That's the philosophy adopted for the design of several convention and trade centers across the Southeast, including Augusta's TEE Center.
In late June, city officials will break ground for the $38 million Trade, Exhibit and Event Center, which is designed to accommodate more conventions, meetings and events in the community. The TEE Center is tentatively set to open in spring 2012.
The initial steps have already been taken if the demand for business exceeds available space in the future, said Barry White, the president and CEO of the Augusta Convention and Visitors Bureau.
"The TEE Center is being designed to expand again in the future," White said. "When that is, we don't exactly know yet. It will be based on demand."
The wall facing 10th Street will be constructed so that it can easily be torn down and the facility expanded toward 10th Street, if more space is needed. This would nearly double the space of the TEE Center, which will measure 113,000 square feet, White said.
"Whatever is needed, we've got room to grow," he said.
If it appears that additional space is needed, a study will be performed to determine whether there is enough demand for a larger facility. Then, city officials must decide whether they want to pursue an expansion, White said.
Augusta's TEE Center would be following in the path of the Classic Center in Athens, Ga., which is embarking on its third expansion. Since the original construction began in 1995, the Classic Center has expanded across the street and into a nearby historic warehouse, said Paul Cramer, its executive director.
The expansion will almost double the size of the facility. The average size of conventions has grown from 500 to 1,200 people, sometimes reaching 2,000 to 3,000 people, so more space is needed, he said.
"I think that's consistent with what's happened in our entire region," Cramer said. "The growth that the Southeast has seen has been incredible. With that growth in population, the associations and convention business has continued to grow at the same rate," Cramer said.
THE TEE CENTER is actually an expansion of a city-owned conference center at Augusta Marriott Hotel & Suites that includes a ballroom and meeting space, White said. Meeting planners are looking for three key components: ballroom/meeting space, hotel rooms and exhibit space.
"That's what we're adding," White said about the 40,000-square-feet of exhibit space being constructed for the TEE Center. "We fully anticipate this to be very successful. It's not a new venture for us. It's expanding an already successful facility."
This isn't the first expansion at the site. In 2001, the original conference center was expanded, and hotel operators built the Marriott, he said.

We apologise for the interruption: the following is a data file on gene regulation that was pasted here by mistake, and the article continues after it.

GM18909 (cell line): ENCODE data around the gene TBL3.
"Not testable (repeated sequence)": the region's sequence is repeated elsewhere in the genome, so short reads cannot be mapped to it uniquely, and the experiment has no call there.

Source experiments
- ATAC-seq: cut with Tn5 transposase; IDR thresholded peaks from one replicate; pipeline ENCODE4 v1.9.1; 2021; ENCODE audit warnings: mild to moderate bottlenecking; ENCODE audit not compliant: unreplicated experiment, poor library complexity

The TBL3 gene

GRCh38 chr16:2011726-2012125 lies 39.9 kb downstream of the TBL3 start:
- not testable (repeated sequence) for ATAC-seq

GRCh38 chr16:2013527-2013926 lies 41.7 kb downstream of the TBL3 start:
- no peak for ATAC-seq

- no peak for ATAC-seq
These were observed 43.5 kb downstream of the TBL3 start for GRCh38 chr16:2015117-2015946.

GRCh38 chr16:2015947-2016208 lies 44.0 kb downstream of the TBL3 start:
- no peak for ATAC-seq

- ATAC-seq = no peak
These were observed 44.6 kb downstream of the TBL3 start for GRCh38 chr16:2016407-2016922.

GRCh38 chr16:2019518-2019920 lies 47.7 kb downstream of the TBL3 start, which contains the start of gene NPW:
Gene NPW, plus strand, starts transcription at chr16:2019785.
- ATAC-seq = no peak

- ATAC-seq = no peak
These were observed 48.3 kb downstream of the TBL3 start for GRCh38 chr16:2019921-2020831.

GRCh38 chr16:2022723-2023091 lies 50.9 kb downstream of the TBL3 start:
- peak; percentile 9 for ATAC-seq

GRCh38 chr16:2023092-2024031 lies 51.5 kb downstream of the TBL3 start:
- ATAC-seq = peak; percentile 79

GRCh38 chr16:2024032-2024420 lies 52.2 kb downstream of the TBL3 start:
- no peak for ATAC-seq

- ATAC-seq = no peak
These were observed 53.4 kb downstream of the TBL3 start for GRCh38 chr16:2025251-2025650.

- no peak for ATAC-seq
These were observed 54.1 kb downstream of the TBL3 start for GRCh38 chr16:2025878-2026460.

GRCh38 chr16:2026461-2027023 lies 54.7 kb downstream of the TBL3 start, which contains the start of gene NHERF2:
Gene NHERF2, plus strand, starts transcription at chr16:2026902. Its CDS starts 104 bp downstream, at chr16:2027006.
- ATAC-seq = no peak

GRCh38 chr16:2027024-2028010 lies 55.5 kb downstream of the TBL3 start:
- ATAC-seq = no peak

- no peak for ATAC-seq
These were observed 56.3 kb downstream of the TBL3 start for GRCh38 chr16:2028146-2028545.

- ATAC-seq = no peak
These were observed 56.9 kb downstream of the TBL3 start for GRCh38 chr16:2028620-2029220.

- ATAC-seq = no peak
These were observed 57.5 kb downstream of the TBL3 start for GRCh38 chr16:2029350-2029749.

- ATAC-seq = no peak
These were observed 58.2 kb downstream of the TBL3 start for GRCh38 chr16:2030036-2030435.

The TEE Center is being constructed because Augusta had lost more than $10 million in business to other cities because it lacked meeting space, White said. As soon as ground is broken for the facility, officials will "begin aggressively marketing" to potential clients to book space at the center.
The Savannah International Trade & Convention Center in Savannah, Ga., has been designed to double its size without much disruption, said its general manager, Bob Coffey.
"We're not restricted by geography or other development around us that much. It would be a very easy proposition to expand this facility," Coffey said.
The 350,000-square-foot center, which opened in 2000, has nonload-bearing, or knockout, walls. In order for an expansion to be considered, the center would need to have an increase in demand for space, he said.
Coffey's team is working on securing a nearby hotel. If that site is obtained, they would be able to accommodate more and larger conventions, which would then prompt a need for a larger facility, he said.
The Columbia Metropolitan Convention Center in South Carolina's capital doesn't have immediate plans for expansion, but it also has a knockout wall adjacent to its parking lot, if more space is ever needed, said Vice President and General Manager Mack Stone. The 145,000-square-foot facility opened in 2004.
"The idea is to build the expansion and have it completed, and then knock that wall out so that business in the existing facility is impacted the least as it possibly could be," Stone said.
Additionally, the Lowndes County Conference Center in Valdosta, Ga., was built with a knockout wall so that it could easily be expanded toward the parking lot if future business warrants it, said Executive Director Tim Mabe. Officials have purchased additional land to create new parking spaces if the existing parking lot disappears because of an expansion.